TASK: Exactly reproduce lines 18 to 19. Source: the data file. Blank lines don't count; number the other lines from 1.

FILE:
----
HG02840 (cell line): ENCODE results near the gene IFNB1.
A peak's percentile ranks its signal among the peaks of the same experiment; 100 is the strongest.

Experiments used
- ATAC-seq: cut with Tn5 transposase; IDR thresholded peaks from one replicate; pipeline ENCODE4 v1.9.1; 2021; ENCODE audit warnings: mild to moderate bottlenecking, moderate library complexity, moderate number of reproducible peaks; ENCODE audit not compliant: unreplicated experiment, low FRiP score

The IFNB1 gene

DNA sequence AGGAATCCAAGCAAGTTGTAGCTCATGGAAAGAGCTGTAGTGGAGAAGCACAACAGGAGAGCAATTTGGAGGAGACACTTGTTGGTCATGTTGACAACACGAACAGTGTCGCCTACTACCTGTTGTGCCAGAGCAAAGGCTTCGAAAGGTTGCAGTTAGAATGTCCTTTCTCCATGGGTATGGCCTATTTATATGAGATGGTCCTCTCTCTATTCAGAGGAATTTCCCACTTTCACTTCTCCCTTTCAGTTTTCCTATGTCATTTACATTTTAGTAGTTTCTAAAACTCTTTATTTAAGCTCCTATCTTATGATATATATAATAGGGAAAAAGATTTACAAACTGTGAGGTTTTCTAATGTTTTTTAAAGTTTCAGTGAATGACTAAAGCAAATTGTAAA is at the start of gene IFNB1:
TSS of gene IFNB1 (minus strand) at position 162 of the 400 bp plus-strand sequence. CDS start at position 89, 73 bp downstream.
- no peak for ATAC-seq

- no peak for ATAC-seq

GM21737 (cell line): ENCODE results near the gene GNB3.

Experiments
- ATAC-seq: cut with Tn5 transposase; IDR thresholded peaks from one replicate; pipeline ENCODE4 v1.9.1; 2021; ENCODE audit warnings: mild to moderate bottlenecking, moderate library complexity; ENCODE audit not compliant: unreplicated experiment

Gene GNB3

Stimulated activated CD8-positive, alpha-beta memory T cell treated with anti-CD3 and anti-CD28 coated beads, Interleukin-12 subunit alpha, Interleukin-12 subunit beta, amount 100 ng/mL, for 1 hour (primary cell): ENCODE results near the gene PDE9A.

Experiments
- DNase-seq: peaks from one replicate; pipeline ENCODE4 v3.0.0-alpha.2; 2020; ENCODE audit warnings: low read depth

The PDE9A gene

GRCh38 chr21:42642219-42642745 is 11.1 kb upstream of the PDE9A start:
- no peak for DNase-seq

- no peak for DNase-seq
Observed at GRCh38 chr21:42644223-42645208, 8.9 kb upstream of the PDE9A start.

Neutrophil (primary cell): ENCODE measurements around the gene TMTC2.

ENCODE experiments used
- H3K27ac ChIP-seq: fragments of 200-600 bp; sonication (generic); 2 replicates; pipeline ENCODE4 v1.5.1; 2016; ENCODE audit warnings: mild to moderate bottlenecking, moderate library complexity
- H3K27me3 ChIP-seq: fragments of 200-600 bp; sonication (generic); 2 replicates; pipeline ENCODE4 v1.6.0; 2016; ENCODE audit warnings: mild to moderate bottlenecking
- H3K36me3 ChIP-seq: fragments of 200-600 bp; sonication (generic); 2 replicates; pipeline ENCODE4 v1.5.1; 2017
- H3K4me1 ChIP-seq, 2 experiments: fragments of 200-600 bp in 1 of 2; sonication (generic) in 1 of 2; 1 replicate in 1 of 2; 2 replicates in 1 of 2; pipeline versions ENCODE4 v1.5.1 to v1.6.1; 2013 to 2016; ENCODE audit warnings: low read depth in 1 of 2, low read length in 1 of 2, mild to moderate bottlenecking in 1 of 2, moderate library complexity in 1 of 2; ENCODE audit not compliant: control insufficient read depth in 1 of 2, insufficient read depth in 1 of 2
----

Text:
GRCh38 chr21:42642219-42642745 is 11.1 kb upstream of the PDE9A start:
- no peak for DNase-seq